Viernes Culturales (English: Cultural Fridays) is an artistic, cultural, and social arts and culture fair that takes place on the last Friday of each month in the historic Little Havana neighborhood of Miami in the heart of Calle Ocho (8th St. SW between 14th and 17th Avenues). A powerful venue for talented visual artists and entertainers, the monthly festival offers an opportunity for visitors and tourists to experience an evening of culture with the diverse flavors of our Latino community.

The event consists of outdoor musical performances on a stage and along the sidewalks of Calle Ocho, art exhibits along the sidewalk and in plazas and open spaces, visits to art galleries and cultural centers, cuisine tasting at participating restaurants, and films, art exhibits, and educational programs at the historic Tower Theatre. Free walking tours, led by famed Miami historian Dr. Paul George leave from the Tower Theater at 7pm each festival.[9]

Parks

Education

Miami Senior High School, founded in 1903, is Miami's first high school

Miami-Dade County Public Schools runs area public schools. Schools within Little Havana include:

Public schools

Elementary schools

Middle schools

High schools

Colleges

Libraries

Miami-Dade Public Library operates all area public libraries:

Cultural institutions

Museums and memorials

Theaters and performance arts

Calle Ocho Festival

Calle Ocho festival in 2001

Little Havana hosts its annual Calle Ocho street festival (part of the overall Carnaval Miami celebration), one of the largest in the world, with over one million visitors attending Calle Ocho alone. It is a free street festival with a Caribbean carnival feel sponsored by the Kiwanis Club of Little Havana.

Calle Ocho is where different ethnic communities wear colors or flags representing pride in their heritage. Flags from Colombia to Nicaragua to Puerto Rico to Costa Rica and even Ireland flood the streets. Foods from different countries are usually sold, and popular music like reggaeton, salsa, bachata and merengue can be heard through the festival.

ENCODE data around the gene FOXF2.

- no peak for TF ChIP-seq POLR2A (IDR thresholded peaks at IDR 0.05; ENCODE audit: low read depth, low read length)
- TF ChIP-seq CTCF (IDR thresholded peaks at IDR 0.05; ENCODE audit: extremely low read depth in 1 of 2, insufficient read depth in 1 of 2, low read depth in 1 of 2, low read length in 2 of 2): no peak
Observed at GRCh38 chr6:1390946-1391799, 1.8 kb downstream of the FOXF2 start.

In 1977 tensions among Miami’s different ethnic groups were running high. Eight Cuban-Americans, mostly from the Kiwanis of Little Havana, were trying to come up with ideas to address the situation. They considered a bicycle race on SW Eighth Street (Calle Ocho). It was turned down because the organizers feared that it would pit one ethnic group against another. Willy Bermello came up with the idea of doing something similar to the block parties and street festivals of Philadelphia. Calle Ocho was born .

The festival takes place between 27th Ave and 4th Ave along Southwest 8th Street. Over 30 stages and hundreds of street vendors participate in the live music street festival now in its 3rd decade. Calle Ocho earned an entry in the Guinness Book of World Records when 119,986 people formed the world's longest conga line on March 13, 1988.

In 2010, the Florida legislature identified the Calle Ocho-Open House 8 festival as the official state festival.[10]

Places of interest

Padilla Cigar Factory, one of the cigar factories on Calle Ocho

Gallery

See also

References

External links

Coordinates: 25°46′21.28″N 80°12′52.52″W / 25.7725778°N 80.2145889°W / 25.7725778; -80.2145889